You think about [inaudible] meter, anything to measure. Yeah, we can do that. It's 48 diagrams and other things, but the closer you get to it, the more [inaudible] the more numbers you can find, it's irrationally you. It's an irrational number. Oh my god. Each fractal layer is entirely irrational. I think that fractals are irrational. So, even a column through a layer of fractals, using the [inaudible] you create an irrational signal there. There's a pretty good chance we have some other modulation to find [inaudible] carry the weight of time.

It will carry us forward until we see the very fabric of the universe untangling around our eyes. Let you know, you can only do this with a quantum computing [inaudible] too many numbers [inaudible] by far. Don't you see? We're at the cusp of humanity. Humanity calling Bill Gates to come save us from ourselves. Bill? Are you listening? This is a love letter from the universe. Bill Gates, are you listening? [inaudible]. Can you help us save our space ship and erase [inaudible] together? Meet with me and I will tell you [inaudible] from itself.

These answers are coming from the universe. They're really [inaudible]. They resonate somewhere in the sea of entanglement. You heard about the Yellow Submarine. Why is it yellow? I don't know. If you were gonna create a buoy, and you didn't want other ships to run into you, what color would you use? I guess you'd use yellow, but it must have been a very silly discussion. I can just imagine John and Ringo [inaudible] around saying "Whoa, hey, what about yellow?" "No, let's do orange." "No, how about green." "Yeah, let's get stoned." "No, no, no, no, we just got stoned." "Oh, what about yellow?" "Oh, good idea. I gotta go piss, let's use yellow. See ya, bye."

That's how it got to be the Yellow Submarine. We all know about the blue [inaudible] though, don't we? We've got to out run the blue [inaudible]. Those are the [inaudible] starts going down, down, down, down deeper into the emotional well of the primitive part of our brain. Run away. But wait, I didn't want that to change. It makes me sad to know it changed, or you didn't say this a new entanglement from the universe. Do you love to wait? I do. You know why I love to wait? Because then I get to sit and contemplate the universe. My favorite thing is rushing to a doctor's appointment and then waiting, then they come and take your blood pressure, then you get to wait some more.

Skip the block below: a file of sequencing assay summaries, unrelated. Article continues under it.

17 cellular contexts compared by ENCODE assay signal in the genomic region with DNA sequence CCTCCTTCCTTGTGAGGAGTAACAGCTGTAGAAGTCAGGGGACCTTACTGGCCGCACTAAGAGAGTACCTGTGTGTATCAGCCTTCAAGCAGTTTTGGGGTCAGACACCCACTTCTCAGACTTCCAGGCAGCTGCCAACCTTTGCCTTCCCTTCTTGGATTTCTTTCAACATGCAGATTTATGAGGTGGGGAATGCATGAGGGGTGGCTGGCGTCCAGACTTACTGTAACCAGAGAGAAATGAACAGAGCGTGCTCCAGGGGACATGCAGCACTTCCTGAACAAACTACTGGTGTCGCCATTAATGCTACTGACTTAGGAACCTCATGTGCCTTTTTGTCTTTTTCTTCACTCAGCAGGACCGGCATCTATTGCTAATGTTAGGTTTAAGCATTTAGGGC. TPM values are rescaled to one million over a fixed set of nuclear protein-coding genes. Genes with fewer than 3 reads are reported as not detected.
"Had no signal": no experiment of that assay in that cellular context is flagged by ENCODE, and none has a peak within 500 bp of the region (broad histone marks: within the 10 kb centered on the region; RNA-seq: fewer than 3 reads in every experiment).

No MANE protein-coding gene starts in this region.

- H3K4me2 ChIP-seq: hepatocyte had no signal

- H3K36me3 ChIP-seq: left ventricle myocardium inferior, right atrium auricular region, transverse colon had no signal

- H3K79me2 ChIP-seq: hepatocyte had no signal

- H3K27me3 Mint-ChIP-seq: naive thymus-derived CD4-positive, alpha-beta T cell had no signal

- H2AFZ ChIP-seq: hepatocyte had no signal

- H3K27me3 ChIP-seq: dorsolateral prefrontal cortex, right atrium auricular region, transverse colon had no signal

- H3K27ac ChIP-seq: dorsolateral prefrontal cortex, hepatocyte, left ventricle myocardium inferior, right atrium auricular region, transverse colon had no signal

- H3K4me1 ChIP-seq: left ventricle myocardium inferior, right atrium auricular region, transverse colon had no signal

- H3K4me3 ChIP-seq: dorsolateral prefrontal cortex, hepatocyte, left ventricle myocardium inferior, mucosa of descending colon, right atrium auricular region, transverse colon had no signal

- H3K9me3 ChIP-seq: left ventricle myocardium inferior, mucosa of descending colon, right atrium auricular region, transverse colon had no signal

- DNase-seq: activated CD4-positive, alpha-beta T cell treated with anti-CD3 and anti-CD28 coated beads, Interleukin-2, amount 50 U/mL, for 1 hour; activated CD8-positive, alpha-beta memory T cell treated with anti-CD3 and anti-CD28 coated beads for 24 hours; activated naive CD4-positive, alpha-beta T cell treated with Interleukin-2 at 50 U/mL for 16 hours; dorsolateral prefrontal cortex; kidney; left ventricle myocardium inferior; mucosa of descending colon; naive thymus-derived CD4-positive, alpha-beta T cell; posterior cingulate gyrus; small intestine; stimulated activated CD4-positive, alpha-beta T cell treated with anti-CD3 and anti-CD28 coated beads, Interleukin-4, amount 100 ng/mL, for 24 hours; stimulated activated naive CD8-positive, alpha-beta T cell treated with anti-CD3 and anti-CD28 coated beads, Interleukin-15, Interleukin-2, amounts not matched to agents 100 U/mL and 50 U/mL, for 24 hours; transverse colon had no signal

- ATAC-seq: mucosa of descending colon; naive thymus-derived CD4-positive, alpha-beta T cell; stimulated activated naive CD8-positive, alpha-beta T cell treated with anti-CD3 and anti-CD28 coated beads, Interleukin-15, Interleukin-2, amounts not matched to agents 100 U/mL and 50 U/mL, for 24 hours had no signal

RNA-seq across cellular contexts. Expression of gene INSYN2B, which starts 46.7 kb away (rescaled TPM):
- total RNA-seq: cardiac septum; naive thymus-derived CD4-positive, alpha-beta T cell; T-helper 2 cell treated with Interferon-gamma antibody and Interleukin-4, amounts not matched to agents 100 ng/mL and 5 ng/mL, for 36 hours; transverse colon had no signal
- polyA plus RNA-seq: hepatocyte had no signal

I'm just happy somebody else is getting good service and I'm waiting. What do you think of that? You know the next book I'm working on is called Ancient Places of the Mind. I'll do a reading of that work soon. I'll put it in part of the Universe series. You guys, what we're dealing with are very, very, very, very ancient [inaudible].

[Foreign Language].

Anyway, a little traverse to a different language from the universe for engaged listeners. Maybe somebody will provide a translation for the [inaudible]. Like I said, I have no clue what I said. I don't really usually remember what I can look up later. There is an [inaudible] place in Danish Culture called [inaudible] that and one other piece of knowledge to their tribal instincts is the [inaudible]. Which is kind of funny because they were written by a Norwegian [inaudible]. Yeah. Oh, yeah. Because you know who's cousins with whom? Who ran Denmark for all those years? I believe it was Denmark, wasn't it?

[inaudible]. You shouldn't think you are anything. Your value is in the solidarity that you show to society, not you as an individual. In fact, there were [inaudible] of the universe. You know the whole universe was entangled. My word for that is solidarity, and maybe [inaudible]. It probably just [inaudible] in Poland was one of those [inaudible] activist. I don't know, you tell me.